The sunbaked courtyard of Islam’s third-holiest site stands serene above the bustling streets of the Old City.
Worshippers emerge from the shaded alleys on to the compound at Al Aqsa Mosque after passing checkpoints, while tourists are ushered away before prayer time.
“Things are heading towards being normal, meaning that people will come to pray and return home. God willing, nothing will happen,” said Mohammed Al Ashhab, head of public relations at the Waqf, which oversees Jerusalem’s Islamic sites.
The hope for a return to such a daily rhythm follows two troubled Ramadans in the holy city, with the coronavirus pandemic bringing religious life to a standstill in 2020.
Muslims flocked to Al Aqsa last spring, only for the sacred site to be marred by violence between Israeli security forces and worshippers.
More than 1,000 Palestinians were wounded in East Jerusalem during Ramadan, according to medics, as were dozens of Israeli police officers.
Even on nights when the compound itself was peaceful, worshippers regularly faced clashes at the city’s Damascus Gate as they journeyed home.
While people hope such scenes will not be repeated this Ramadan, there is also optimism that worshippers from afar will be able to celebrate the holy month in Jerusalem.
“We welcome everyone, and we are ready for the world to come and worship,” Mr Al Ashhab said.
“To enjoy themselves, to pray and return to the world safe and sound to their families.”
Muslims usually travel to Jerusalem from Turkey and elsewhere during Ramadan, if they are granted entry by Israeli authorities.
Foreign visitors were a rare sight in the city during the past two years because of the pandemic.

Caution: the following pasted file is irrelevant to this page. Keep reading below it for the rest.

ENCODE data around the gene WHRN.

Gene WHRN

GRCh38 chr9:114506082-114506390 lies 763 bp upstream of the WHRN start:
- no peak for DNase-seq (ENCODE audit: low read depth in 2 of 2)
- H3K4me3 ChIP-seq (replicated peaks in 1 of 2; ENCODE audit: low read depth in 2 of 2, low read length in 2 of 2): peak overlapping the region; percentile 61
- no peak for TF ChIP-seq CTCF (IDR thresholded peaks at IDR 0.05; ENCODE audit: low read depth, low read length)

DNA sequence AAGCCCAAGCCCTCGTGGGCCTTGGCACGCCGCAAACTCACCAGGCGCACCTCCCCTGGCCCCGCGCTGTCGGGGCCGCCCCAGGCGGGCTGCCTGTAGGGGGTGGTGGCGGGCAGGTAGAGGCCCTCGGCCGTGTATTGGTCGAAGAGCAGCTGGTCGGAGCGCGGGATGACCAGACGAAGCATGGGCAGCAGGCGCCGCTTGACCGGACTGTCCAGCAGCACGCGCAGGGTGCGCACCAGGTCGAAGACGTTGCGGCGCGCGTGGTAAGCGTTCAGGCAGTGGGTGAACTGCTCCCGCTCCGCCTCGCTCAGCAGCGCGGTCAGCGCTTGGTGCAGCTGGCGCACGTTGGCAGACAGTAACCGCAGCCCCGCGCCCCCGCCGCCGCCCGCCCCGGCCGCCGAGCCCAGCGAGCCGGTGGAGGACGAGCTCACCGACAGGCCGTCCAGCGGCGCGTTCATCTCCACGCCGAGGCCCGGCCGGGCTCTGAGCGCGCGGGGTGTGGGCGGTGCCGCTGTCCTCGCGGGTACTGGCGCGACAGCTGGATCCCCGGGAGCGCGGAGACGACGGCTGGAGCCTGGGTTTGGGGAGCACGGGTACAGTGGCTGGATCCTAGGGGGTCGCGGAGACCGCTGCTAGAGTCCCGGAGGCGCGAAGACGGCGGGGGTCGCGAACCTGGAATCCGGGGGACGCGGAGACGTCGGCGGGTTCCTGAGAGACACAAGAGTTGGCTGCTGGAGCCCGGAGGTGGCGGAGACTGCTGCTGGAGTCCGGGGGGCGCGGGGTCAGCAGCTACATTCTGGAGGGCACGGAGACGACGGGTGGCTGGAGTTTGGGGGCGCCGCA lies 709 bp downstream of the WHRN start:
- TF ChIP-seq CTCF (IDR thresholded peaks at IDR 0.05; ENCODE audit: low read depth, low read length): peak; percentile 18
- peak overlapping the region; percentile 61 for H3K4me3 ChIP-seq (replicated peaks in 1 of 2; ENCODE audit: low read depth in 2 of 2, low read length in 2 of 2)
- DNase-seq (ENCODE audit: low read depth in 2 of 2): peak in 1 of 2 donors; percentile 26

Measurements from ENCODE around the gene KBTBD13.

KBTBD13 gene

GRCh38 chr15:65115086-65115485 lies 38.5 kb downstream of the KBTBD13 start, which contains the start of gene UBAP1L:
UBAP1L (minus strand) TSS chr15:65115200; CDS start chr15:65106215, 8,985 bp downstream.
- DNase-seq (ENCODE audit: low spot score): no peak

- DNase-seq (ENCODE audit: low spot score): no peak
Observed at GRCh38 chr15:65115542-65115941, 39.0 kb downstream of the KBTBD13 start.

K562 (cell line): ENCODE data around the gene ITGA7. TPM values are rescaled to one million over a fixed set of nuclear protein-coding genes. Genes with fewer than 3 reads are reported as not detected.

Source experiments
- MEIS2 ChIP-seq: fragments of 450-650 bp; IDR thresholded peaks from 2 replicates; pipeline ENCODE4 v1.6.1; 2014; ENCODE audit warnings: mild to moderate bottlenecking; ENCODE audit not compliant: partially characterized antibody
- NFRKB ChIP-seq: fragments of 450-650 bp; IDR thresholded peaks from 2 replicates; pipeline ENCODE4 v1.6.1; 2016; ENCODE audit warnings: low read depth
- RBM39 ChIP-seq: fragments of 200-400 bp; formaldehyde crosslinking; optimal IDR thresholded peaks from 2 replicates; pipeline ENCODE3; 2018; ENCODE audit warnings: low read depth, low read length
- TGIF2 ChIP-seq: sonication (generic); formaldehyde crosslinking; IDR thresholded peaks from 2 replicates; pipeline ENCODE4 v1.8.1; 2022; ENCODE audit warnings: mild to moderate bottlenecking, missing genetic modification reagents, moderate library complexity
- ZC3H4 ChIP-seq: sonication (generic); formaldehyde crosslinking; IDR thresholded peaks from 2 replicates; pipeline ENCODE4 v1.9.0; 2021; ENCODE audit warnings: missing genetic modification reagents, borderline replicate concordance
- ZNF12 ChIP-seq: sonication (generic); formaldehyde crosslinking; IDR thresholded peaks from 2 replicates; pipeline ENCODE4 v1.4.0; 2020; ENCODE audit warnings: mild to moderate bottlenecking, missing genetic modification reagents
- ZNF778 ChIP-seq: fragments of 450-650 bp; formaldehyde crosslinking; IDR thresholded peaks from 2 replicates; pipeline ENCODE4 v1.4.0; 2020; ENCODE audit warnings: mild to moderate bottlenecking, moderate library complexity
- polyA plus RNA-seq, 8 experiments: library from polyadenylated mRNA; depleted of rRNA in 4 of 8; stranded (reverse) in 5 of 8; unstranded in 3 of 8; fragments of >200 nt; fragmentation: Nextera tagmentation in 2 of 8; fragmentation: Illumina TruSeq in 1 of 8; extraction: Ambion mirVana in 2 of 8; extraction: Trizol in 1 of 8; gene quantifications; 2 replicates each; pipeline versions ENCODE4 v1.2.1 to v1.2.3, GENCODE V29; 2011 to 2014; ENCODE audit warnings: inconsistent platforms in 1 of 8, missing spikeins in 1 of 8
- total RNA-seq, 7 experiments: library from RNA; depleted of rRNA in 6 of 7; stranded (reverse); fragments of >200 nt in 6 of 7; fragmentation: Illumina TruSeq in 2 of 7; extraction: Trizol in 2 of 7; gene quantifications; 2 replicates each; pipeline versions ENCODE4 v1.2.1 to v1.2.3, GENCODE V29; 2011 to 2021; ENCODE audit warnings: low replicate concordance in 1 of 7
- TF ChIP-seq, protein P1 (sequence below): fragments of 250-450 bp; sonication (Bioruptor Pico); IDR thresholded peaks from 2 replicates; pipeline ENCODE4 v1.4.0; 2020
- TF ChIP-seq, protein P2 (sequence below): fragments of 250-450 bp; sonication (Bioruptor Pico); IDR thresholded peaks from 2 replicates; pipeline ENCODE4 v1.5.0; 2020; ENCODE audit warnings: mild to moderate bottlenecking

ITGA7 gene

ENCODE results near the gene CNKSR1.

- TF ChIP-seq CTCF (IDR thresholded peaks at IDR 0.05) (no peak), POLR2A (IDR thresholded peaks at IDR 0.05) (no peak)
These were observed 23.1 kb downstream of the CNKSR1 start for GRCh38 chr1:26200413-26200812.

But with few coronavirus restrictions now in place at the borders, tourists and pilgrims have returned to Al Aqsa Mosque compound in recent weeks.
They stroll atop the ancient stones in small groups, gazing in awe at the golden Dome of the Rock and posing for photos. The site stands above the Western Wall, the holiest site where Jews can pray.
Ramadan potentially brings greater freedoms for Palestinians from the West Bank, which, along with East Jerusalem, has been occupied by Israel since the 1967 Arab-Israeli war.
Israeli authorities often ease permit rules during the holy month, allowing more West Bank residents to travel to Jerusalem.
As the Ramadan lights are strung up this year, the abandoned streets of 2020 seem a distant memory.
But coronavirus is ever present and staff at Al Aqsa encourage worshippers to wear masks.
“We usually contract a cleaning company, because there are usually a lot [of worshippers],” Mr Al Ashhab said. After Taraweeh prayers at 11pm, the team enters to do a full clean of the plaza, he said.
The crowds will go down into the streets of the Old City, where shopkeepers hard hit by the pandemic will be waiting for customers.
Stalls also pop up during Ramadan, selling gifts and toys of all kinds, while the aromas from food stalls drift through the alleys.
“We hope that things will be calm and nothing will happen in Jerusalem,” said Mr Al Ashhab, looking to the weeks ahead.
“People who have children with them, and the elderly, will be able to arrive at Al Aqsa Mosque, pray and enjoy themselves in peace.”